Photo of a dirt road with a crooked dead end sign

Fatalism is our enemy

As we enter a new political era, with a president that behaves in unprecedented ways (willful disregard for the truth; putting his chief strategist, a promoter of white nationalism on the National Security Council), many people are looking for ways to fight back. As we do that, I think it’s important to remember that we have many places to fight, including not just Trump, but those in Congress who want to take our country backward, state and local officials who will control redistricting in 2020, and the wealthy oligarchs who fund much of the conservative movement.

One battle we need to include in this list, however, is our own sense of fatalism. Too many times I’ve heard friends and colleagues talk as if the situation is out of our control, that nothing we will do will have an effect on the outcome. I hear this often when I talk about privacy. “Why do anything to protect my privacy from the government? They have all my data anyhow.” But these beliefs lead to a self-fulfilling prophecy — if you truly believe that your actions have no effect, you’ll never do the things that might actually make a change.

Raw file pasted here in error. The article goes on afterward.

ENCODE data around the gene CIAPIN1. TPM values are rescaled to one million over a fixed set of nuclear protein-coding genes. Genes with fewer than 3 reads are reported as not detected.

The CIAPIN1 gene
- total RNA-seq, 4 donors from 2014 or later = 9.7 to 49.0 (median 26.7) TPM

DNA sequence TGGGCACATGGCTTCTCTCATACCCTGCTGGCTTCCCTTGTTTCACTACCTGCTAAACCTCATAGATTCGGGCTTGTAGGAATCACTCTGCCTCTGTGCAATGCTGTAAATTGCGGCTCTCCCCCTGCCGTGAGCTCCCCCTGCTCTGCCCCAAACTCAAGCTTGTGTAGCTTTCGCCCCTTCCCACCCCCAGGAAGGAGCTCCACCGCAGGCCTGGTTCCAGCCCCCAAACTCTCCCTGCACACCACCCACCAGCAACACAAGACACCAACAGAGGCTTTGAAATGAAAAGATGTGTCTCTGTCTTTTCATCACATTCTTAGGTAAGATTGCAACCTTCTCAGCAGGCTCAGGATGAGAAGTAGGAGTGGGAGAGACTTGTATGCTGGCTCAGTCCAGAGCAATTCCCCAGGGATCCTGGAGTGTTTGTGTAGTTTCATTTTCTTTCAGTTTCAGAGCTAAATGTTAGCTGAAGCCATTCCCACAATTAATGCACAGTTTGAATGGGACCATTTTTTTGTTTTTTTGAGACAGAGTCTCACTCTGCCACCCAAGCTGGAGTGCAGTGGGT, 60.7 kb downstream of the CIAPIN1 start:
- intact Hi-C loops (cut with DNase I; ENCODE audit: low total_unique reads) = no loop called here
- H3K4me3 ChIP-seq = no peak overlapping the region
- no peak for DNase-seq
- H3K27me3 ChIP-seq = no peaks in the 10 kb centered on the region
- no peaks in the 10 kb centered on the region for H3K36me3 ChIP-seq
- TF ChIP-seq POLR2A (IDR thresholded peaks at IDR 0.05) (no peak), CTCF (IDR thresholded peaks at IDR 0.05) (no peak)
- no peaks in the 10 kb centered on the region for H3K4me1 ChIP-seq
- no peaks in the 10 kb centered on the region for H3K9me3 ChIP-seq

Ta-Nehisi Coates spoke eloquently of how in the fight against racism, “fatalism isn’t really an option.” Even if you believe that change won’t occur in your lifetime, you need to work to make that change happen for your children, for your grandchildren.

We don’t want people to fall into fatalism or nihilism. We must view ourselves as change-makers, optimistic about the future and our ability to change it. Our antagonists are these fatalists who don’t think the world can change, that Trump leads to Armageddon. It’s only through our actions, taking the long view, that we will eventually create the society that our ideals tell should be ours.

This is why I am so happy about the recent protests and marches. In pictures of the Women’s Marches,  you could see the joy, excitement, and determination on people’s faces.  In person, these feelings were palpable. One march may not have an effect on its own, and many have written about how the energy in those marches need to be harnessed.  But there is energy, there are people who believe they can cause change, make a difference, and dare to create “…a more perfect union.”

constitution photo
Photo by StevenANichols

We the People of the United States, in Order to form a more perfect Union, establish Justice, insure domestic Tranquility, provide for the common defence, promote the general Welfare, and secure the Blessings of Liberty to ourselves and our Posterity, do ordain and establish this Constitution for the United States of America.

Photo by bennylin0724


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